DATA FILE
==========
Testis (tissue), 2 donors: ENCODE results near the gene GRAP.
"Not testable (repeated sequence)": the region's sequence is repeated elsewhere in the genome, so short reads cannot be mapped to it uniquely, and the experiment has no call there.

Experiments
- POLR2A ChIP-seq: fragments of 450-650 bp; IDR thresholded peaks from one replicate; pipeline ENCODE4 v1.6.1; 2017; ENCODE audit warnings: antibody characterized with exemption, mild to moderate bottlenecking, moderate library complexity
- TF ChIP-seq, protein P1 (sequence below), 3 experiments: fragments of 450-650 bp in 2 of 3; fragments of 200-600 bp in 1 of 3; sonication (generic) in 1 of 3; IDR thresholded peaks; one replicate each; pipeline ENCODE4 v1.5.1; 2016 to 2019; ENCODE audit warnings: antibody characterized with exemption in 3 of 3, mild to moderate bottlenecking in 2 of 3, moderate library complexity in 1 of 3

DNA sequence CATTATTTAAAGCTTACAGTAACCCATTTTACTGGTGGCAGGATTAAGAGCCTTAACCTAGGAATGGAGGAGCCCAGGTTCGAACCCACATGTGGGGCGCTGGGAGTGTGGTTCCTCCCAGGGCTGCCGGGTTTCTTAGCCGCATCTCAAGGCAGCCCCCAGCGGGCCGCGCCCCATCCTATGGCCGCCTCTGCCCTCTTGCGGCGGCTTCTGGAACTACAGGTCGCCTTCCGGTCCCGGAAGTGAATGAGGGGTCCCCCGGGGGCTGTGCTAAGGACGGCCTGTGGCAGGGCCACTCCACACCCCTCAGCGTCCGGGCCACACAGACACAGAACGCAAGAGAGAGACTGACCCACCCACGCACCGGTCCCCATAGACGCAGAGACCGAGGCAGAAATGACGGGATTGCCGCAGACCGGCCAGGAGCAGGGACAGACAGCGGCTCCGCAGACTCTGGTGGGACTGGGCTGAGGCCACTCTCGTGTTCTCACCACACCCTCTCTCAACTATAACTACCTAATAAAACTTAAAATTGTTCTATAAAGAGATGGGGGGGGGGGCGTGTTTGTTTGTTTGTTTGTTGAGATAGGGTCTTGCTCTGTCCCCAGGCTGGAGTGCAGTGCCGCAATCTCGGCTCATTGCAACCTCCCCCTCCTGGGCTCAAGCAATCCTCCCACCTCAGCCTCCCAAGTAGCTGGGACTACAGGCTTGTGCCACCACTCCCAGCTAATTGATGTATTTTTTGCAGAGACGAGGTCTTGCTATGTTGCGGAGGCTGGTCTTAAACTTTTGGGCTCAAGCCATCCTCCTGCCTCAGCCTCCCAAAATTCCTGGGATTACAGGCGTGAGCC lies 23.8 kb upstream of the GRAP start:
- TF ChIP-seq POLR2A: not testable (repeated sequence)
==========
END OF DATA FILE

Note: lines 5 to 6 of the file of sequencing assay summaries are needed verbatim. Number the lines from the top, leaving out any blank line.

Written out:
- TF ChIP-seq, protein P1 (sequence below), 3 experiments: fragments of 450-650 bp in 2 of 3; fragments of 200-600 bp in 1 of 3; sonication (generic) in 1 of 3; IDR thresholded peaks; one replicate each; pipeline ENCODE4 v1.5.1; 2016 to 2019; ENCODE audit warnings: antibody characterized with exemption in 3 of 3, mild to moderate bottlenecking in 2 of 3, moderate library complexity in 1 of 3

DNA sequence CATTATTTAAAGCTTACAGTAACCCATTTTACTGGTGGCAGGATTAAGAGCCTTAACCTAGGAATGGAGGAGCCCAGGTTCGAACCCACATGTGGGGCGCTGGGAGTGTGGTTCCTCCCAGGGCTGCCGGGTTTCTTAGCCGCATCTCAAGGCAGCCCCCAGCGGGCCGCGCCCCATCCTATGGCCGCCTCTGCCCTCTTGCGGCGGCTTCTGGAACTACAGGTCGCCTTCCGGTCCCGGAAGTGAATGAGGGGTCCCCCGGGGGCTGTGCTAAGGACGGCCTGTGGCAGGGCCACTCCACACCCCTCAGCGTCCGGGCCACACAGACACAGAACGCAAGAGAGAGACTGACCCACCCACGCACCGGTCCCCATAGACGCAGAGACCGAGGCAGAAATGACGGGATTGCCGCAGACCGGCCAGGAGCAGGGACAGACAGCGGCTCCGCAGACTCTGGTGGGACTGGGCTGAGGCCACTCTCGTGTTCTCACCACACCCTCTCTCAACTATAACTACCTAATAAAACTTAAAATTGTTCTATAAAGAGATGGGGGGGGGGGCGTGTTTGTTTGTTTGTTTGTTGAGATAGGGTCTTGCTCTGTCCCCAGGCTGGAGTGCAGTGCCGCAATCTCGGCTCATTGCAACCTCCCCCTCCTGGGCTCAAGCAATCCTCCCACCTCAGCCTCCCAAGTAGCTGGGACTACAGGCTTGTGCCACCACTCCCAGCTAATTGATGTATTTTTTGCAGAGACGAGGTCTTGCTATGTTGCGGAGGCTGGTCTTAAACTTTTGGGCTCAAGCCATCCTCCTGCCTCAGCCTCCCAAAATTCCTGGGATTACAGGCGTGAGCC lies 23.8 kb upstream of the GRAP start: